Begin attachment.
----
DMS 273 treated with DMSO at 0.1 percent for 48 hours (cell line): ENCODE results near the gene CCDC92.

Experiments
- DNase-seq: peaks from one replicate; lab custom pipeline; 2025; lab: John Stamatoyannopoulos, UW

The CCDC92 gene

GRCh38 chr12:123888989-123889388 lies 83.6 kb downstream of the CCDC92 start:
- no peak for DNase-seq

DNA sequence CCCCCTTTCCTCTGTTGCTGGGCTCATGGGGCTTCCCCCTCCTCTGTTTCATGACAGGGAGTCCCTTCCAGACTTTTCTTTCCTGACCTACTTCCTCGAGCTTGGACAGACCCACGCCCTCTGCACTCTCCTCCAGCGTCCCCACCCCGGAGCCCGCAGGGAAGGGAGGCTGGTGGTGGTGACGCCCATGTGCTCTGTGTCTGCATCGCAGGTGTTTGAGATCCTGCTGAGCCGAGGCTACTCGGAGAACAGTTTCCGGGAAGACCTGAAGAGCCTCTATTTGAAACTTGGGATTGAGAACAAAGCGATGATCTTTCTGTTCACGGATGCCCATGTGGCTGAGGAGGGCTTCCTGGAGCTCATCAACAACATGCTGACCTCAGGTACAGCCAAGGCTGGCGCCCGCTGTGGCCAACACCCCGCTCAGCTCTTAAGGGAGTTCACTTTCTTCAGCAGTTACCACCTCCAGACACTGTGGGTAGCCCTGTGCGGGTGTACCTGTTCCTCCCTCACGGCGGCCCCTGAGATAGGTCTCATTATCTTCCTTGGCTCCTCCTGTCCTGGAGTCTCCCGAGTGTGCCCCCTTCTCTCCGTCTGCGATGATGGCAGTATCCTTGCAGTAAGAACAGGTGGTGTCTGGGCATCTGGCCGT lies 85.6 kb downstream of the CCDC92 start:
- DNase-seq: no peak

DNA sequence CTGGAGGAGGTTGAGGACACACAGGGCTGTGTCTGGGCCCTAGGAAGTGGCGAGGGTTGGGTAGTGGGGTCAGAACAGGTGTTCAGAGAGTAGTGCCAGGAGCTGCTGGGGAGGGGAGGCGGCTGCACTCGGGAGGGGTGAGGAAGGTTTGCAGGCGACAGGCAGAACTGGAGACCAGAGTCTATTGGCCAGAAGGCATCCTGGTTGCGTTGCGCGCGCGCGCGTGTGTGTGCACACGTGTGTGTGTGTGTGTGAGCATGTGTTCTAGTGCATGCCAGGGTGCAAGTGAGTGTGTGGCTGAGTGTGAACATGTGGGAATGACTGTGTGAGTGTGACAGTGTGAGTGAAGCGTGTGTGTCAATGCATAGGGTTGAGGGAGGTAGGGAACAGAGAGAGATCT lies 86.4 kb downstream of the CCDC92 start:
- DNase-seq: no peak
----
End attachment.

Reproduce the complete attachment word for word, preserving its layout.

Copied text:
DMS 273 treated with DMSO at 0.1 percent for 48 hours (cell line): ENCODE results near the gene CCDC92.

Experiments
- DNase-seq: peaks from one replicate; lab custom pipeline; 2025; lab: John Stamatoyannopoulos, UW

The CCDC92 gene

GRCh38 chr12:123888989-123889388 lies 83.6 kb downstream of the CCDC92 start:
- no peak for DNase-seq

DNA sequence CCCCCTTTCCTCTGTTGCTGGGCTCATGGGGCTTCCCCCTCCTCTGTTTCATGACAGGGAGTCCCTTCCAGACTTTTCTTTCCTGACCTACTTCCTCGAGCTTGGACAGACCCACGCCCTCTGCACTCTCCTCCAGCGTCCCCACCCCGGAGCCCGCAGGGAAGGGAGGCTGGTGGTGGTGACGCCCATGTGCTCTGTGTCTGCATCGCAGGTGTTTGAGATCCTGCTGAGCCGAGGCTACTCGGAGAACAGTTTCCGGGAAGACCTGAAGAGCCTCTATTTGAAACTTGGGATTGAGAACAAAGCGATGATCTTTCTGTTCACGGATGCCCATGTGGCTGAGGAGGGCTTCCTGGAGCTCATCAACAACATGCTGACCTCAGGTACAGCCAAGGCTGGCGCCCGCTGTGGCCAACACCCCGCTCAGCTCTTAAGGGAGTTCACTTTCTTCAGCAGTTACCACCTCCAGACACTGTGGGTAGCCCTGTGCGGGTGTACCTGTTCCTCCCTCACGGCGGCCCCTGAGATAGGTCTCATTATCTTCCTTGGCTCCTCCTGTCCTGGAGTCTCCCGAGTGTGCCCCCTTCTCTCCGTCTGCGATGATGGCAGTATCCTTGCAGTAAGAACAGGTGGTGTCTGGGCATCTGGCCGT lies 85.6 kb downstream of the CCDC92 start:
- DNase-seq: no peak

DNA sequence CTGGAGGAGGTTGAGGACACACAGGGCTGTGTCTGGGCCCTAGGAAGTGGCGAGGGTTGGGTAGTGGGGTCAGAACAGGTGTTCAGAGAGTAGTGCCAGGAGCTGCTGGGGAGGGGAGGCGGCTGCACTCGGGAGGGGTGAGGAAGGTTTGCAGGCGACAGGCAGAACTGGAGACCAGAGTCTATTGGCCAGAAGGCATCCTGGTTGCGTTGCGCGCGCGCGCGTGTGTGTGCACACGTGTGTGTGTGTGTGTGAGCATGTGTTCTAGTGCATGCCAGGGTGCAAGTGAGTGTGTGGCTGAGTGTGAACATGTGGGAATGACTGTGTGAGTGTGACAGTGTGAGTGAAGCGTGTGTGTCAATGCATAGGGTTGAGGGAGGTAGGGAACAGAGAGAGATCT lies 86.4 kb downstream of the CCDC92 start:
- DNase-seq: no peak